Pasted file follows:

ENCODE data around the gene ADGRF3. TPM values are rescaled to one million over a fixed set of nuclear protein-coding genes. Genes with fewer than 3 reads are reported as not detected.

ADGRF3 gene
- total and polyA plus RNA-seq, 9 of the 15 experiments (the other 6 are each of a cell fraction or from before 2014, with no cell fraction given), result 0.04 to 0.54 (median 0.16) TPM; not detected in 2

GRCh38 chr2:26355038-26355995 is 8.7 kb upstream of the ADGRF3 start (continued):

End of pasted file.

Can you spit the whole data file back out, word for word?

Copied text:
ENCODE data around the gene ADGRF3. TPM values are rescaled to one million over a fixed set of nuclear protein-coding genes. Genes with fewer than 3 reads are reported as not detected.

ADGRF3 gene
- total and polyA plus RNA-seq, 9 of the 15 experiments (the other 6 are each of a cell fraction or from before 2014, with no cell fraction given), result 0.04 to 0.54 (median 0.16) TPM; not detected in 2

GRCh38 chr2:26355038-26355995 is 8.7 kb upstream of the ADGRF3 start (continued):